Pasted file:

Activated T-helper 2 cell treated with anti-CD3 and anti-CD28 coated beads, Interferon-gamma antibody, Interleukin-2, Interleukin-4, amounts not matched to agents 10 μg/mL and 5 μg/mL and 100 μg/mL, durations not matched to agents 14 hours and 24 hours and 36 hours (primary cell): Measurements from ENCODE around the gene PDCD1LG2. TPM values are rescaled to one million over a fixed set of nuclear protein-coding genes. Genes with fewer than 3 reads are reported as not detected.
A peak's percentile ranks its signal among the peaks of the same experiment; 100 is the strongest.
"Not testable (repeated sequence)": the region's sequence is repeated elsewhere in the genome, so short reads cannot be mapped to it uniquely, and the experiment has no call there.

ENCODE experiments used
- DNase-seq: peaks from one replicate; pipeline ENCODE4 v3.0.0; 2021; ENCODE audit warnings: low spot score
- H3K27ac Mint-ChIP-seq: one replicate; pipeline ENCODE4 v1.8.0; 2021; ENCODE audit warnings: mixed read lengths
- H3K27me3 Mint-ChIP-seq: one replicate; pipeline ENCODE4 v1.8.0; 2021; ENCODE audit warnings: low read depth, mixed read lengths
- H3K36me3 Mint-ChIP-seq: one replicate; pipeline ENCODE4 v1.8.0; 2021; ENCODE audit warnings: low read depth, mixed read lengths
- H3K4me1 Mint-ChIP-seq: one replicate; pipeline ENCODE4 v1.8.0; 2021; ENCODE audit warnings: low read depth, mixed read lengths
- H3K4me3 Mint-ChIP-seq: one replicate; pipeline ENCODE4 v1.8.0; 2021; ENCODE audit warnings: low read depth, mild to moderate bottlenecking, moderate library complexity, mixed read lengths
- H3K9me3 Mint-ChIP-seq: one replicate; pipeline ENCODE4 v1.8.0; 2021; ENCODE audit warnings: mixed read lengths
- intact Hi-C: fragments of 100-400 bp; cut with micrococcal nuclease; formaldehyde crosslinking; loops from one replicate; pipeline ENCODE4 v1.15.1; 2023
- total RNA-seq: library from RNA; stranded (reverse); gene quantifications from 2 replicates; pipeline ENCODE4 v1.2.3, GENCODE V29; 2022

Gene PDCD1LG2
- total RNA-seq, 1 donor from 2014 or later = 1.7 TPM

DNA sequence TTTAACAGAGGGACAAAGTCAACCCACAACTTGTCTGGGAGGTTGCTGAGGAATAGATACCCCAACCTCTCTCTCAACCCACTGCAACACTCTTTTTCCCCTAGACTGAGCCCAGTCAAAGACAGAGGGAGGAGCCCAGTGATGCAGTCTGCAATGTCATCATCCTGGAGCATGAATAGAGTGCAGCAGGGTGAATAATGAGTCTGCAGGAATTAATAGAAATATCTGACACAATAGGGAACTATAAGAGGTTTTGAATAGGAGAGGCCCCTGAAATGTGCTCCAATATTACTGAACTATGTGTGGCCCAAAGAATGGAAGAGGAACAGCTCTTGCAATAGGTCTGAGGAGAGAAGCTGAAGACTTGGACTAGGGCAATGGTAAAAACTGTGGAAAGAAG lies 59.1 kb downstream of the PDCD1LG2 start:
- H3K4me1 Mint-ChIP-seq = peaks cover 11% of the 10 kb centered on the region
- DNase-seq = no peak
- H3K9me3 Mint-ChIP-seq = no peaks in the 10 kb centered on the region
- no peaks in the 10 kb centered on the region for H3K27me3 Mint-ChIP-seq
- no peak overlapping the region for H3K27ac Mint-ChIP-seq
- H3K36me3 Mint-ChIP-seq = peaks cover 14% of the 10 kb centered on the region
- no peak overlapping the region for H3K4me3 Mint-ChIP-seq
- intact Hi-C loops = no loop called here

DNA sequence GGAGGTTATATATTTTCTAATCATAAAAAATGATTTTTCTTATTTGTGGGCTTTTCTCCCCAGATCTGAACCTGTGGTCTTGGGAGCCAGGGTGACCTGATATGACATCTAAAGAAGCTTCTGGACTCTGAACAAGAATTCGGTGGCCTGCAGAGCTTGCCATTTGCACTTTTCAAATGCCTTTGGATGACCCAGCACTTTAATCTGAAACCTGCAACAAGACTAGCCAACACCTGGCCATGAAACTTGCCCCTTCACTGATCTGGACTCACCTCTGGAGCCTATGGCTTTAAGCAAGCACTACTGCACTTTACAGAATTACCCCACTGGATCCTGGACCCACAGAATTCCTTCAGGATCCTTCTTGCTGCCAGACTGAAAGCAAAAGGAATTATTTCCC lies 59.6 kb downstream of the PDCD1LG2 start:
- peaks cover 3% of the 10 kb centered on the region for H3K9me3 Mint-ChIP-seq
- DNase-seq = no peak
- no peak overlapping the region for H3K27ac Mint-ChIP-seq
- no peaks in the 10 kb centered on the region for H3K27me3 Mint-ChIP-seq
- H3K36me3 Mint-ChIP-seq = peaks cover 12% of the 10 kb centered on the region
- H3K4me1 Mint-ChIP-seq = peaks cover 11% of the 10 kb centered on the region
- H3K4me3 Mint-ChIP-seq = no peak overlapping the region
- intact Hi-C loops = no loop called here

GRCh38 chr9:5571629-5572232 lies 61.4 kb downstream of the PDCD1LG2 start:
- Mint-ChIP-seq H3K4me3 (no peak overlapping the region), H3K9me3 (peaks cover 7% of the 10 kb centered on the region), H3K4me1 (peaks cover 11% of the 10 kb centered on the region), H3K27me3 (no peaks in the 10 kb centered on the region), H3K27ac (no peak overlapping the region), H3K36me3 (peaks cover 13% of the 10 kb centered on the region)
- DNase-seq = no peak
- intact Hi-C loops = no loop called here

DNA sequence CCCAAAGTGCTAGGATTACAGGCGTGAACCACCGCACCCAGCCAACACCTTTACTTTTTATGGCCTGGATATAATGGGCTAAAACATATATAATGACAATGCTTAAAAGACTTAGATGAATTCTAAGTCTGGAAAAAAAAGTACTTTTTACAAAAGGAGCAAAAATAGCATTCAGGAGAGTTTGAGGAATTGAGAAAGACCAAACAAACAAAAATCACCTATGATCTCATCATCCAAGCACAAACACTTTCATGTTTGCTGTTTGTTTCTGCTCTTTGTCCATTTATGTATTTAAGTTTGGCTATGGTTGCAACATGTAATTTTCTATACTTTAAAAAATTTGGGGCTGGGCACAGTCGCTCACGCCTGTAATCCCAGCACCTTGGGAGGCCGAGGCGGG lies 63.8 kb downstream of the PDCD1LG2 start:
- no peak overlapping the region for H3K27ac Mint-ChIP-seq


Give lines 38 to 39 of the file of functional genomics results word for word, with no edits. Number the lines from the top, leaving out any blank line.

DNA sequence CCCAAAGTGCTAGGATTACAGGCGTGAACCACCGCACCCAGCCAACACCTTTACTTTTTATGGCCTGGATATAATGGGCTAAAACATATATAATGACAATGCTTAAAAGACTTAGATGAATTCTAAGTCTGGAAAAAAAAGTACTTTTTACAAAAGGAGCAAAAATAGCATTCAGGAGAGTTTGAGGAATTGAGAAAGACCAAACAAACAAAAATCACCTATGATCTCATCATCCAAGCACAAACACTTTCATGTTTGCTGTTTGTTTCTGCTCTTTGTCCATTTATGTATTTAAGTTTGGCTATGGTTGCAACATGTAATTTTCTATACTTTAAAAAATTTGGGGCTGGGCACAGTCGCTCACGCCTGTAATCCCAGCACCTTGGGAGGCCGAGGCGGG lies 63.8 kb downstream of the PDCD1LG2 start:
- no peak overlapping the region for H3K27ac Mint-ChIP-seq